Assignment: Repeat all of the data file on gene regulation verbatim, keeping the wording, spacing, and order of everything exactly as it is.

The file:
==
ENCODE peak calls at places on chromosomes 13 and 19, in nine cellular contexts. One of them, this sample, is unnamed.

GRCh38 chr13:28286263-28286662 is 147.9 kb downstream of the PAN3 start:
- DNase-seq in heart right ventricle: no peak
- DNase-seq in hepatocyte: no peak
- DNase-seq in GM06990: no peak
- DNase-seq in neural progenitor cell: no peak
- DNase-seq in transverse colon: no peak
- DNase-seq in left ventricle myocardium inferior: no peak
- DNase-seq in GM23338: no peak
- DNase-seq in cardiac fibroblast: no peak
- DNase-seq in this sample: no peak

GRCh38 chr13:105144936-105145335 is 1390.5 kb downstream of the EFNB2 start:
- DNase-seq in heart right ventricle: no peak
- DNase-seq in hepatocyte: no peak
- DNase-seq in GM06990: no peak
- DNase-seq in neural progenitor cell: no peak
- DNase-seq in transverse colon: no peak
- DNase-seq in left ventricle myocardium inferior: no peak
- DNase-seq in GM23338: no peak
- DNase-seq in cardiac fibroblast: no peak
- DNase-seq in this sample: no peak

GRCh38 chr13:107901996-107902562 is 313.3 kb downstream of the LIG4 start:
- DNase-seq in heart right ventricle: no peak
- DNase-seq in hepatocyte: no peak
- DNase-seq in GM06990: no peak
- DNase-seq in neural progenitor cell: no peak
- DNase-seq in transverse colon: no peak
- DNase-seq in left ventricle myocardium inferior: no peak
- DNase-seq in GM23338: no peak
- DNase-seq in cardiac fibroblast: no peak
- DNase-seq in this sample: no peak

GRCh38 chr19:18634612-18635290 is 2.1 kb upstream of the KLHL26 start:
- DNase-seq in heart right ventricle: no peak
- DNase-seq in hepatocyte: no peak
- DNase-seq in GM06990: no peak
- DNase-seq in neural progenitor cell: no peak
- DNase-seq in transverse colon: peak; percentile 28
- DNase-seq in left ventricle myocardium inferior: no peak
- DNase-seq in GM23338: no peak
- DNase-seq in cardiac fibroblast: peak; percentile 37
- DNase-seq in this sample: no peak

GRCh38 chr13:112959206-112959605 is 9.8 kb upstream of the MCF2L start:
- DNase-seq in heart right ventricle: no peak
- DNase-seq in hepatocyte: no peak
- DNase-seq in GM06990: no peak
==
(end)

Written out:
ENCODE peak calls at places on chromosomes 13 and 19, in nine cellular contexts. One of them, this sample, is unnamed.

GRCh38 chr13:28286263-28286662 is 147.9 kb downstream of the PAN3 start:
- DNase-seq in heart right ventricle: no peak
- DNase-seq in hepatocyte: no peak
- DNase-seq in GM06990: no peak
- DNase-seq in neural progenitor cell: no peak
- DNase-seq in transverse colon: no peak
- DNase-seq in left ventricle myocardium inferior: no peak
- DNase-seq in GM23338: no peak
- DNase-seq in cardiac fibroblast: no peak
- DNase-seq in this sample: no peak

GRCh38 chr13:105144936-105145335 is 1390.5 kb downstream of the EFNB2 start:
- DNase-seq in heart right ventricle: no peak
- DNase-seq in hepatocyte: no peak
- DNase-seq in GM06990: no peak
- DNase-seq in neural progenitor cell: no peak
- DNase-seq in transverse colon: no peak
- DNase-seq in left ventricle myocardium inferior: no peak
- DNase-seq in GM23338: no peak
- DNase-seq in cardiac fibroblast: no peak
- DNase-seq in this sample: no peak

GRCh38 chr13:107901996-107902562 is 313.3 kb downstream of the LIG4 start:
- DNase-seq in heart right ventricle: no peak
- DNase-seq in hepatocyte: no peak
- DNase-seq in GM06990: no peak
- DNase-seq in neural progenitor cell: no peak
- DNase-seq in transverse colon: no peak
- DNase-seq in left ventricle myocardium inferior: no peak
- DNase-seq in GM23338: no peak
- DNase-seq in cardiac fibroblast: no peak
- DNase-seq in this sample: no peak

GRCh38 chr19:18634612-18635290 is 2.1 kb upstream of the KLHL26 start:
- DNase-seq in heart right ventricle: no peak
- DNase-seq in hepatocyte: no peak
- DNase-seq in GM06990: no peak
- DNase-seq in neural progenitor cell: no peak
- DNase-seq in transverse colon: peak; percentile 28
- DNase-seq in left ventricle myocardium inferior: no peak
- DNase-seq in GM23338: no peak
- DNase-seq in cardiac fibroblast: peak; percentile 37
- DNase-seq in this sample: no peak

GRCh38 chr13:112959206-112959605 is 9.8 kb upstream of the MCF2L start:
- DNase-seq in heart right ventricle: no peak
- DNase-seq in hepatocyte: no peak
- DNase-seq in GM06990: no peak